The Greek word translated from “perish” is apollumi, which means “to destroy fully, to die, lose, perish.” There is no doubt what these words mean. “Perishable” items, such as fruits and vegetables, are those that rot—until they are “fully destroyed” or “lost.” This is not hard to understand when one is talking about anything other than a human being. Those who receive salvation are promised that they “should not perish” but “have everlasting life”!
If hell was a place of eternal torture, then the people suffering there have eternal life. But John 3:16 says, “should not perish,” which does not mean “should not suffer eternal life in torment.” If it did, then the rest of the verse—“but have everlasting life”—would not make sense.
Have you ever thought about John 3:16 in this light?
Of course, some will say that the words “perish” and “death” do not mean we cease from being alive. Rather, they contend we are simply alive somewhere else, either in heaven or hell, despite plain biblical teaching to the contrary. See Psalm 146:3-4, 115:17 and Ecclesiastes 9:5.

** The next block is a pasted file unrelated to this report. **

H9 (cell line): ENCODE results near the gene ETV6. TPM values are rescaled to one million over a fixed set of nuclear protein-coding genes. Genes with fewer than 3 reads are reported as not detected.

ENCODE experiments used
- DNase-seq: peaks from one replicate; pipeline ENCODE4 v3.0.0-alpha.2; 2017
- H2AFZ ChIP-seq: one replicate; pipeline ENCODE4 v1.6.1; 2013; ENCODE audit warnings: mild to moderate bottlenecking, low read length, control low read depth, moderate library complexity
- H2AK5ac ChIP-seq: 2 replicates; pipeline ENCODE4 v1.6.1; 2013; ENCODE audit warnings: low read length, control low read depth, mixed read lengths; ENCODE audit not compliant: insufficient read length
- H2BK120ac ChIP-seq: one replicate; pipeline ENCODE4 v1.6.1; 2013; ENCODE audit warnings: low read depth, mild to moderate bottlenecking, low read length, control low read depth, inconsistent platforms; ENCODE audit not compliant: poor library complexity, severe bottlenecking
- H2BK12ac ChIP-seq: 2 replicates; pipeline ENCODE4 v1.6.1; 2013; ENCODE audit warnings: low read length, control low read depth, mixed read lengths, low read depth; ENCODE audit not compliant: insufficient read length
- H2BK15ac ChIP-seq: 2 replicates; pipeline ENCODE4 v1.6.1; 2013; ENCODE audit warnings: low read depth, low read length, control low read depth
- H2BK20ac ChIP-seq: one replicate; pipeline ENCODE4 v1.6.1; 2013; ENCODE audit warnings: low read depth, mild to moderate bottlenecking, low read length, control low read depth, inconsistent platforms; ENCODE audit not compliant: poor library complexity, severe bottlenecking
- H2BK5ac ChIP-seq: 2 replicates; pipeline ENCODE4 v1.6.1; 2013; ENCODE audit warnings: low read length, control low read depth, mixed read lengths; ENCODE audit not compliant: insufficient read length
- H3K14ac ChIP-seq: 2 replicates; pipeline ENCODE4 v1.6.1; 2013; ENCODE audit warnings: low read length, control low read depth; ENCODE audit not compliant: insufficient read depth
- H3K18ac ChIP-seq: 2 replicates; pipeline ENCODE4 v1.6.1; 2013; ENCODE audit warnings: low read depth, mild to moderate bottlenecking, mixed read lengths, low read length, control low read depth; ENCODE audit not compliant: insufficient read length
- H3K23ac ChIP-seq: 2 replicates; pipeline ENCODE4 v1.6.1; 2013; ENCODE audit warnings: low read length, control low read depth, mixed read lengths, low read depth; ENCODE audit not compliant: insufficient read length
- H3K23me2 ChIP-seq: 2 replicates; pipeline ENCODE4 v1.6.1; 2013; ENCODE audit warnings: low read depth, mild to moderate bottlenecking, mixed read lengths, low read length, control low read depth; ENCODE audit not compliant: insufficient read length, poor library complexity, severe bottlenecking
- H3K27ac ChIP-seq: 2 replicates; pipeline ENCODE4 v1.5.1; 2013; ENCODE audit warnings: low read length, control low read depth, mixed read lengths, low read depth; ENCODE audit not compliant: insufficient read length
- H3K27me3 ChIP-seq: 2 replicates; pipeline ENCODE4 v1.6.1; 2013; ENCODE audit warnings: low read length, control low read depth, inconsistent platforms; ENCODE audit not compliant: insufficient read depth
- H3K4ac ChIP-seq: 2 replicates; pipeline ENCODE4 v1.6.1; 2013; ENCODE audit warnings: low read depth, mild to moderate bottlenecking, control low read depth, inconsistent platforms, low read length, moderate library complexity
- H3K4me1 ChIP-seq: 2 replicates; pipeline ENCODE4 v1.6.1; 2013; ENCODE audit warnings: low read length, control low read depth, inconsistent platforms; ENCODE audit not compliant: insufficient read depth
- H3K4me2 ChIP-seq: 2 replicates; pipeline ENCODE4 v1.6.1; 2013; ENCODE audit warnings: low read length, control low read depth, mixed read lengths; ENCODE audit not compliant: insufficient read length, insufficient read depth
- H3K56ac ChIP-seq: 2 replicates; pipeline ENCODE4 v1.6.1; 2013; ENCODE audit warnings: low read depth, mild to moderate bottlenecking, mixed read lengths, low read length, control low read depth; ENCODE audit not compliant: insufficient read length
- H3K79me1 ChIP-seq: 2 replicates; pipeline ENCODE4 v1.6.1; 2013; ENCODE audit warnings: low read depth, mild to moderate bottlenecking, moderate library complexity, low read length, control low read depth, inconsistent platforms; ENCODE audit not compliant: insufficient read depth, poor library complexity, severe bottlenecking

This article does not permit an examination of all the clear verses indicating what happens upon death. For much more detail, read Is There Life After Death? and What Is Your Reward in the Next Life?
Every spring, the world of professing Christianity celebrates the Good Friday/Easter tradition. Millions put on their “Sunday best” and attend Easter morning services to supposedly honor the resurrection of Jesus Christ. The commonly held view is that Jesus was crucified on a Friday and rose on Sunday.
Yet in Matthew 12:40, Jesus said that He would be in the grave for three days and three nights—a total of 72 hours—just as the prophet Jonah. Can we be sure that Jesus meant three full days?
Jonah 1:17 plainly says, “And Jonah was in the belly of the fish three days and three nights.” Most scholars acknowledge that this Hebrew phrase must mean a 72-hour period. Without getting into specifics, there is no room for any “approximations of time” theories in the Hebrew.